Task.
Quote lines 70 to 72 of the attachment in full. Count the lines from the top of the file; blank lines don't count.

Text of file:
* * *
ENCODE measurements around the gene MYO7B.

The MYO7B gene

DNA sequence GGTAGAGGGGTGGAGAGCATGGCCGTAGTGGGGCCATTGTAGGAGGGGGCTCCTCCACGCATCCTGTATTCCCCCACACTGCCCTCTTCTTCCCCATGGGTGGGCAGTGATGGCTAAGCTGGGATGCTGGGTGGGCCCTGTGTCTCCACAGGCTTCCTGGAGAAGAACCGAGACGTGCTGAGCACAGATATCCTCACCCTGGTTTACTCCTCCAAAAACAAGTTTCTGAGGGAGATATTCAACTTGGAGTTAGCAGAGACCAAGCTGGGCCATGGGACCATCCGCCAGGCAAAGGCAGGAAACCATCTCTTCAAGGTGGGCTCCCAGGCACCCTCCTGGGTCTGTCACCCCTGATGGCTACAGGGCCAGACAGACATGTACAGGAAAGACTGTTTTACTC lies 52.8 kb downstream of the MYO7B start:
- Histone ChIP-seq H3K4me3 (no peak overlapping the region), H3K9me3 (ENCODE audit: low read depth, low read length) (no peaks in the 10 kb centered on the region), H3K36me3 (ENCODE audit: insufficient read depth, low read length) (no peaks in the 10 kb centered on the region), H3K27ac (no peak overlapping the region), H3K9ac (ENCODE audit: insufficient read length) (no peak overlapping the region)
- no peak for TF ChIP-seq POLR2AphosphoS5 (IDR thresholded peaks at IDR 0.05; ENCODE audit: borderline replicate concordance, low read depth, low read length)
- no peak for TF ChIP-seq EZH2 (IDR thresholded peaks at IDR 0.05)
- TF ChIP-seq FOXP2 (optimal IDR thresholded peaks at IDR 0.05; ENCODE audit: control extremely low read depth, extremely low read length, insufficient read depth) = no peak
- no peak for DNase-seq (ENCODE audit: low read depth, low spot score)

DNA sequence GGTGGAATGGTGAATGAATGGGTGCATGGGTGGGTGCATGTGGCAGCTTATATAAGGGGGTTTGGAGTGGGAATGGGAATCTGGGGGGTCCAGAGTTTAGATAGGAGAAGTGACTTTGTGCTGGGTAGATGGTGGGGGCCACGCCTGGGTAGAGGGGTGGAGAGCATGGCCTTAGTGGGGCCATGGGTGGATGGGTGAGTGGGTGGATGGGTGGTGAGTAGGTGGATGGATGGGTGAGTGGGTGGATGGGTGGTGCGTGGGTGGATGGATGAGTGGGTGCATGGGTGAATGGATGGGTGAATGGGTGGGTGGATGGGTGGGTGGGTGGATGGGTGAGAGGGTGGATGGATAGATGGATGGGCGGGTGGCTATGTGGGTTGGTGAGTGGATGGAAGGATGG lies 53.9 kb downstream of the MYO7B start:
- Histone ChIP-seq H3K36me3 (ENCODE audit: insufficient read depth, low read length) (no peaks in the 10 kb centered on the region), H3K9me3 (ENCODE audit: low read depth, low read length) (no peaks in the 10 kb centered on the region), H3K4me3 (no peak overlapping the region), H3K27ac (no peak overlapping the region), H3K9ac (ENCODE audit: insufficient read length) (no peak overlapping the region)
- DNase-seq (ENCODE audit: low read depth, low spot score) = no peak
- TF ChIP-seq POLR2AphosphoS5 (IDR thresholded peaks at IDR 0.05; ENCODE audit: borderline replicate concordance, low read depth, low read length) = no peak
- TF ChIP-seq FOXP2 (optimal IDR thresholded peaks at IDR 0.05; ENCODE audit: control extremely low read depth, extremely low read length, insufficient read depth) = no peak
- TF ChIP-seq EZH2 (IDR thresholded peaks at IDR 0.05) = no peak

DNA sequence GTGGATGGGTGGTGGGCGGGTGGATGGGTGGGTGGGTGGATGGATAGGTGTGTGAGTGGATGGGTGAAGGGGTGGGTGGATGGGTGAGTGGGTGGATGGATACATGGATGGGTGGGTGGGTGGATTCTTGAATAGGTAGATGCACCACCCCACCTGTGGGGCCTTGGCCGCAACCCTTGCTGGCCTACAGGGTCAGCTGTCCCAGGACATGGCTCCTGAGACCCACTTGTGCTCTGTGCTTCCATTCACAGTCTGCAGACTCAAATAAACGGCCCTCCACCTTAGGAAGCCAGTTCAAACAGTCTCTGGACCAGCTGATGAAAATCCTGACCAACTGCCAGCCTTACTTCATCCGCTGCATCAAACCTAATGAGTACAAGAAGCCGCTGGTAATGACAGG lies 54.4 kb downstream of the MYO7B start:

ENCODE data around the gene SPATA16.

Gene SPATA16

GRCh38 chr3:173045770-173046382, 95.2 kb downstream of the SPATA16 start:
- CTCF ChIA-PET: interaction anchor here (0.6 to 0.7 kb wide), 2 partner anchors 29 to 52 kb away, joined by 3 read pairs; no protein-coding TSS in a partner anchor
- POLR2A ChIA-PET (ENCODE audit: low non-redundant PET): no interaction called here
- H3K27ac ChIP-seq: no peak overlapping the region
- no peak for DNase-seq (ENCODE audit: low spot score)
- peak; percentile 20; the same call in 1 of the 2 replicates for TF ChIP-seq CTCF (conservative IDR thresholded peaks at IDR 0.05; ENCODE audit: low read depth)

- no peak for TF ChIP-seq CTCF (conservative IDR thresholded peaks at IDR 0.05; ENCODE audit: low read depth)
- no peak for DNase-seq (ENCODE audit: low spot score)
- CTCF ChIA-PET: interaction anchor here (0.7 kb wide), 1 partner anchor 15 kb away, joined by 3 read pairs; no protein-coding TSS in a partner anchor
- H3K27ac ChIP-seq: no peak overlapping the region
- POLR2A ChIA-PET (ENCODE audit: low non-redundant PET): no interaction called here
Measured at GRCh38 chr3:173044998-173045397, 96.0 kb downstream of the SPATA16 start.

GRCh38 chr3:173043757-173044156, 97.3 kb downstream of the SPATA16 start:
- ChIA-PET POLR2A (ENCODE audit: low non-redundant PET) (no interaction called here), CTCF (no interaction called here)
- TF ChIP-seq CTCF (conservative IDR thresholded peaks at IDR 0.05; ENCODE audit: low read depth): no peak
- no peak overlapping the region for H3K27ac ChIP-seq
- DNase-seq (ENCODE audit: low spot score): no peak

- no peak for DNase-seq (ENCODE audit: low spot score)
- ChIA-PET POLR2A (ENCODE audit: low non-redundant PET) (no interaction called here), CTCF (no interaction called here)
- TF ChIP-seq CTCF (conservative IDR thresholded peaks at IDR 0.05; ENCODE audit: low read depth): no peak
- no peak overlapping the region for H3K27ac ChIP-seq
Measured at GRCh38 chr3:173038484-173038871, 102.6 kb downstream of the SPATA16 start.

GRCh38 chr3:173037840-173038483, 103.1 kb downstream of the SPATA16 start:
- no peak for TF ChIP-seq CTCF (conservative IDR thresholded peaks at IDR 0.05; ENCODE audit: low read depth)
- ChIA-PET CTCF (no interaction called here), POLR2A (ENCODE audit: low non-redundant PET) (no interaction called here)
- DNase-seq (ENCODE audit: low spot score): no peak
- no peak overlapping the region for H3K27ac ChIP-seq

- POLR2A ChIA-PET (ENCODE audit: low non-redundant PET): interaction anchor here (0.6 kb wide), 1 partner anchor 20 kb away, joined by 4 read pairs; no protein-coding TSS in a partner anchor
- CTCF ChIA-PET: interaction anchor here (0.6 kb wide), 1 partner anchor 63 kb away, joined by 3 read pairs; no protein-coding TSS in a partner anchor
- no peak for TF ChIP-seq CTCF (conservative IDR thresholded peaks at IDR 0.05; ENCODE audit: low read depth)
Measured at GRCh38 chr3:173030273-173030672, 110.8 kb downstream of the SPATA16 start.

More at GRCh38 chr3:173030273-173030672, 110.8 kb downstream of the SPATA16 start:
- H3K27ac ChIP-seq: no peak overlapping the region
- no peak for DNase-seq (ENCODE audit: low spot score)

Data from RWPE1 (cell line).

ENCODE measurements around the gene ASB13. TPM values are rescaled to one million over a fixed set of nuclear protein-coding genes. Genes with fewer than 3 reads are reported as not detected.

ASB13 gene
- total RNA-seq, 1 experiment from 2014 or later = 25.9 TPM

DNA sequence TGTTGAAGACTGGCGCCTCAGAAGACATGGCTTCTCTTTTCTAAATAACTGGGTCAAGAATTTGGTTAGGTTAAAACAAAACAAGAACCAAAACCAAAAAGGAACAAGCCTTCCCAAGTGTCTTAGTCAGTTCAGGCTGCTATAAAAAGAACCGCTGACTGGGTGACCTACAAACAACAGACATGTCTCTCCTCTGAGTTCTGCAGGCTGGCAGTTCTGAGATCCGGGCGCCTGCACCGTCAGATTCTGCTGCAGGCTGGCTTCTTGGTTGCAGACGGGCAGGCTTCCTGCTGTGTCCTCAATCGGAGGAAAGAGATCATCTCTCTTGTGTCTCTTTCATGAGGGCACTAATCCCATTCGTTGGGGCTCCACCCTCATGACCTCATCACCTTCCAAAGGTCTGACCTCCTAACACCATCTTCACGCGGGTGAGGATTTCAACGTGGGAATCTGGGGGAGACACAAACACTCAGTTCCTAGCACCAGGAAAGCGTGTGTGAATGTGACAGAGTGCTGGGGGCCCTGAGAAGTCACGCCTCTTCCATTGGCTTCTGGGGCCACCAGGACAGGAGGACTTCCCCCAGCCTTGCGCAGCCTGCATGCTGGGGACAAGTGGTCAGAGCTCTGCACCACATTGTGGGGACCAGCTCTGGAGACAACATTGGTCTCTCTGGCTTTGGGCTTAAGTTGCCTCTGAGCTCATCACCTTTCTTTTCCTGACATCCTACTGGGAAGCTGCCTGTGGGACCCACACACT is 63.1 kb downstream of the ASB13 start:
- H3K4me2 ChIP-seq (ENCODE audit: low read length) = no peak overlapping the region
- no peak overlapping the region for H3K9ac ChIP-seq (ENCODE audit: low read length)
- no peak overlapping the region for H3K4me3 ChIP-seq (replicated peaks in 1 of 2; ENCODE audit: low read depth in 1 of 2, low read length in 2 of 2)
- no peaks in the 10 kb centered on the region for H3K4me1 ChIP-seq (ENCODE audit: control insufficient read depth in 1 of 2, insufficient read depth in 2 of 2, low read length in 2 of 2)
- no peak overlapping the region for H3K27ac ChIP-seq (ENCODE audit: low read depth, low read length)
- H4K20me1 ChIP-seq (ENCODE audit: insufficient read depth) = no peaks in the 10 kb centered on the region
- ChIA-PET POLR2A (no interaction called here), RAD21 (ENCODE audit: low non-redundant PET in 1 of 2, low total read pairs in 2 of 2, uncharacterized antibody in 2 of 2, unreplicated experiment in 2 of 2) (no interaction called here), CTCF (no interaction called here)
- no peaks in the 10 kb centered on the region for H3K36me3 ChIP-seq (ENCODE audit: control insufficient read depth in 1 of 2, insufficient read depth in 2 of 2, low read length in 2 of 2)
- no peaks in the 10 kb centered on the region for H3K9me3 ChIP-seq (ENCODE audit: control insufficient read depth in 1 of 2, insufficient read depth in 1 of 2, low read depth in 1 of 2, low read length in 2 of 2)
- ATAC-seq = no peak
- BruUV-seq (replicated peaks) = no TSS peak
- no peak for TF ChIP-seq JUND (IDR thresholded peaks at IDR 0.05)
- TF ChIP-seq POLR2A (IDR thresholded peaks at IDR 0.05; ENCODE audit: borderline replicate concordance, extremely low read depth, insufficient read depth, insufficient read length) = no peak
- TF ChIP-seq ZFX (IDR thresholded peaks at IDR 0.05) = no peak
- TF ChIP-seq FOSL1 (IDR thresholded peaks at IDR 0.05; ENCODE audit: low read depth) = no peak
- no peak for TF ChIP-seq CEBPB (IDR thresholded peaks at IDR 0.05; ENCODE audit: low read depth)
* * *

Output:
- TF ChIP-seq ZFX (IDR thresholded peaks at IDR 0.05) = no peak
- TF ChIP-seq FOSL1 (IDR thresholded peaks at IDR 0.05; ENCODE audit: low read depth) = no peak
- no peak for TF ChIP-seq CEBPB (IDR thresholded peaks at IDR 0.05; ENCODE audit: low read depth)